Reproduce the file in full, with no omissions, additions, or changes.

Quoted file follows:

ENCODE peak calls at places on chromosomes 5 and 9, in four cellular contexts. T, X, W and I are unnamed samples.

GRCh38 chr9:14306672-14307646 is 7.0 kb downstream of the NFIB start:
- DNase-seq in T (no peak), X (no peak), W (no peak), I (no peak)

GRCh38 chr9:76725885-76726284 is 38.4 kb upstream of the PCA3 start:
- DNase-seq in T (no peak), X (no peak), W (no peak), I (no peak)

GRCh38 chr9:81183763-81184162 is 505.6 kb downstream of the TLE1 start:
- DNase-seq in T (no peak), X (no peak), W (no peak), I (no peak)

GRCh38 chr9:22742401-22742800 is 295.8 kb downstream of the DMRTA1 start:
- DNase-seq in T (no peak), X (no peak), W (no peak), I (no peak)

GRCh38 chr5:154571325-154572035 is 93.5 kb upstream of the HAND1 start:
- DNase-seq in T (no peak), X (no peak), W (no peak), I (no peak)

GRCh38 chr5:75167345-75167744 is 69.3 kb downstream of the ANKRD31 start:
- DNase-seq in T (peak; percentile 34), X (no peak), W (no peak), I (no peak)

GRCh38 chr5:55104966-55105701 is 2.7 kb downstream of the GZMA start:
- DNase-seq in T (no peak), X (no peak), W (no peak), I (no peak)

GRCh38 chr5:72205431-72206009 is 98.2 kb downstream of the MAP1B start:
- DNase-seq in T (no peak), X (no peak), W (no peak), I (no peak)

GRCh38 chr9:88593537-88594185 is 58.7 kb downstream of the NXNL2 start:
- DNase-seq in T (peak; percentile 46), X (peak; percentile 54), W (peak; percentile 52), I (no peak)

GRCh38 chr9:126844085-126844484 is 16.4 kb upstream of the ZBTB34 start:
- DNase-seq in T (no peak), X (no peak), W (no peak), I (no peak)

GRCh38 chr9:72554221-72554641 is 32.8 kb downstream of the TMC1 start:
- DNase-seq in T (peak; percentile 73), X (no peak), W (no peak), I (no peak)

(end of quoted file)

ENCODE peak calls at places on chromosomes 5 and 9, in four cellular contexts. T, X, W and I are unnamed samples.

GRCh38 chr9:14306672-14307646 is 7.0 kb downstream of the NFIB start:
- DNase-seq in T (no peak), X (no peak), W (no peak), I (no peak)

GRCh38 chr9:76725885-76726284 is 38.4 kb upstream of the PCA3 start:
- DNase-seq in T (no peak), X (no peak), W (no peak), I (no peak)

GRCh38 chr9:81183763-81184162 is 505.6 kb downstream of the TLE1 start:
- DNase-seq in T (no peak), X (no peak), W (no peak), I (no peak)

GRCh38 chr9:22742401-22742800 is 295.8 kb downstream of the DMRTA1 start:
- DNase-seq in T (no peak), X (no peak), W (no peak), I (no peak)

GRCh38 chr5:154571325-154572035 is 93.5 kb upstream of the HAND1 start:
- DNase-seq in T (no peak), X (no peak), W (no peak), I (no peak)

GRCh38 chr5:75167345-75167744 is 69.3 kb downstream of the ANKRD31 start:
- DNase-seq in T (peak; percentile 34), X (no peak), W (no peak), I (no peak)

GRCh38 chr5:55104966-55105701 is 2.7 kb downstream of the GZMA start:
- DNase-seq in T (no peak), X (no peak), W (no peak), I (no peak)

GRCh38 chr5:72205431-72206009 is 98.2 kb downstream of the MAP1B start:
- DNase-seq in T (no peak), X (no peak), W (no peak), I (no peak)

GRCh38 chr9:88593537-88594185 is 58.7 kb downstream of the NXNL2 start:
- DNase-seq in T (peak; percentile 46), X (peak; percentile 54), W (peak; percentile 52), I (no peak)

GRCh38 chr9:126844085-126844484 is 16.4 kb upstream of the ZBTB34 start:
- DNase-seq in T (no peak), X (no peak), W (no peak), I (no peak)

GRCh38 chr9:72554221-72554641 is 32.8 kb downstream of the TMC1 start:
- DNase-seq in T (peak; percentile 73), X (no peak), W (no peak), I (no peak)